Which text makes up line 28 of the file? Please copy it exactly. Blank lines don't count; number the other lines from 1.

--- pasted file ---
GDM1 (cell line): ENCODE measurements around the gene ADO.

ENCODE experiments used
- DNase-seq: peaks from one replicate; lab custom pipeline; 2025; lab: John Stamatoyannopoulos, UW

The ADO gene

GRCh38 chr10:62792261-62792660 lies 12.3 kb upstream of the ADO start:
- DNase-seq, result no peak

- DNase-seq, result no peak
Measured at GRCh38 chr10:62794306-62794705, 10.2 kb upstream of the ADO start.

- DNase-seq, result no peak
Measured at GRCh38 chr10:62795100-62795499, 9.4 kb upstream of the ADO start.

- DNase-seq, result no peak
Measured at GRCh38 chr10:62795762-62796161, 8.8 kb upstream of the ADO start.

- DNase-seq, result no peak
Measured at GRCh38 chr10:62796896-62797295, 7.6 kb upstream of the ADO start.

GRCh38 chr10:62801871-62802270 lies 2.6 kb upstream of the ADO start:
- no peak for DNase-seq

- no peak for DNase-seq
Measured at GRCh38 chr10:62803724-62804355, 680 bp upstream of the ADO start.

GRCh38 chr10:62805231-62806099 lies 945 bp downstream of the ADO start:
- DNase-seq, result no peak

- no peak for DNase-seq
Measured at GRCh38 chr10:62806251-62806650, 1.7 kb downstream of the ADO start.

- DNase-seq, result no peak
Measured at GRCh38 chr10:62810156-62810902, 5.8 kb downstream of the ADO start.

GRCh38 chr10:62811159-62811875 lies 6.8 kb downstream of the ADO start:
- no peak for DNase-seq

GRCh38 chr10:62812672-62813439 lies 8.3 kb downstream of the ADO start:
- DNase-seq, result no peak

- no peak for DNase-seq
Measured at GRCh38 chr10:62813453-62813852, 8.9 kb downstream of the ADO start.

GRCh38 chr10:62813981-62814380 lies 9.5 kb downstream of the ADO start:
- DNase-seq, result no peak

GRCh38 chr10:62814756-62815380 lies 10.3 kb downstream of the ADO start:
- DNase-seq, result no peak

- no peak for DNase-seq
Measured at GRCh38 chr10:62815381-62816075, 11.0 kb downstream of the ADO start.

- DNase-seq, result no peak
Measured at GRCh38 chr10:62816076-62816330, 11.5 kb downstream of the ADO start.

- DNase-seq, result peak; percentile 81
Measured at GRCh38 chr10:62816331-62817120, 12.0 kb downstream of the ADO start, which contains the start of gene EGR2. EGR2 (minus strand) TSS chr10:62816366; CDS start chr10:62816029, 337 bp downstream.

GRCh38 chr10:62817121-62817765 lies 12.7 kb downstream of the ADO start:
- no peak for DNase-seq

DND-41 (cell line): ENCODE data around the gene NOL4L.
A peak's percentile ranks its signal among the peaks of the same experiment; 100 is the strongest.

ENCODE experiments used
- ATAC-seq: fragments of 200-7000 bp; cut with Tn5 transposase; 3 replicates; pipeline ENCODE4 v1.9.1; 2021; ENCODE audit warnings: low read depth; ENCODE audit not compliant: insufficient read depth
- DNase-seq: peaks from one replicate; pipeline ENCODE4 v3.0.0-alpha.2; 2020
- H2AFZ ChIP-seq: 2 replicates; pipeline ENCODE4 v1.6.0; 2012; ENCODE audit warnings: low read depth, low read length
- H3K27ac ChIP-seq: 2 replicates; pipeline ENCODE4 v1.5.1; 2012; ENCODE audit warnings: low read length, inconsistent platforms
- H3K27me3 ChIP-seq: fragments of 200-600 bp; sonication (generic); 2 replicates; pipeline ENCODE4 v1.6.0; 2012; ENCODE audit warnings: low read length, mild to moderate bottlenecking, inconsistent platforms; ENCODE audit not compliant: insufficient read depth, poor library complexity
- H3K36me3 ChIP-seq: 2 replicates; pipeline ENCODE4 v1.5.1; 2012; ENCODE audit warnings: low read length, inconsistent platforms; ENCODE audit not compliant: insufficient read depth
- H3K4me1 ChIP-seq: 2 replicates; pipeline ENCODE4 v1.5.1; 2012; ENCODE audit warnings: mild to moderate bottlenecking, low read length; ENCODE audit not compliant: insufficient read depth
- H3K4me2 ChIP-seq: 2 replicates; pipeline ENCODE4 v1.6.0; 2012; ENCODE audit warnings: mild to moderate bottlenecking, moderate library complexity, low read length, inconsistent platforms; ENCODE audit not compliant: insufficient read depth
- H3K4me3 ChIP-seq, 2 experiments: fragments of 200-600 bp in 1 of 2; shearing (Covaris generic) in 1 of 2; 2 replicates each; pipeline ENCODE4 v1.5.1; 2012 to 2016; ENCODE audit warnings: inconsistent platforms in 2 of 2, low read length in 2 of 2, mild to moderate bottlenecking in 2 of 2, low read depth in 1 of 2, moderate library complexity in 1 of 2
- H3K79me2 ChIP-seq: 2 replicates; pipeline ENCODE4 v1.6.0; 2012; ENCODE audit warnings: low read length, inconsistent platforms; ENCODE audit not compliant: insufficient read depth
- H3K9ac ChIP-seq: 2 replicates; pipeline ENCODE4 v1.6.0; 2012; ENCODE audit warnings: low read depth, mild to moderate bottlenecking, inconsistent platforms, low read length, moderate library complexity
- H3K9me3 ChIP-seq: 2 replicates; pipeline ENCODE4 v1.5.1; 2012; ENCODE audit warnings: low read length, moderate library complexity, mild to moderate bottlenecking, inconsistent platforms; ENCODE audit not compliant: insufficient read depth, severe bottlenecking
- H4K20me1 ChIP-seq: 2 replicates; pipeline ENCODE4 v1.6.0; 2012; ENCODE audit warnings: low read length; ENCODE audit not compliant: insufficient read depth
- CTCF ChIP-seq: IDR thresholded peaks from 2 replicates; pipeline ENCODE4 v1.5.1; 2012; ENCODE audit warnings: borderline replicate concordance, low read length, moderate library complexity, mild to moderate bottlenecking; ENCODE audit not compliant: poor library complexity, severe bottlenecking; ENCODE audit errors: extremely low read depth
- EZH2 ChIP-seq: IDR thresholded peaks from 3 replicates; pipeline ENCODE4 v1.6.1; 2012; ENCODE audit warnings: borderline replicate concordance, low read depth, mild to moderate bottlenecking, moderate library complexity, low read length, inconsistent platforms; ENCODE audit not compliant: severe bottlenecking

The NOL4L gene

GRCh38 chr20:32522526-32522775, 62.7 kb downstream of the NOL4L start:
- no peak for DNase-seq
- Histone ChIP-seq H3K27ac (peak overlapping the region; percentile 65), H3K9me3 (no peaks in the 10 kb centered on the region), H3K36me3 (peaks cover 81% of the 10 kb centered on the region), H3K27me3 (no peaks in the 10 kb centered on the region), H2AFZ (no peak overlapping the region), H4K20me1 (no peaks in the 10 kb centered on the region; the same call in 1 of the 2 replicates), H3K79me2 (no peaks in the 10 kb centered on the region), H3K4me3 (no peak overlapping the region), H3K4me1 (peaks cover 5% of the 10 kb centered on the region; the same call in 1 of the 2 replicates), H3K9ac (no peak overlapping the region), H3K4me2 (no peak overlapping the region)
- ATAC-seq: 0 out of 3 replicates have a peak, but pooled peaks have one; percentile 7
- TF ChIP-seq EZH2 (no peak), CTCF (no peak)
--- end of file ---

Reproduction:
- DNase-seq, result no peak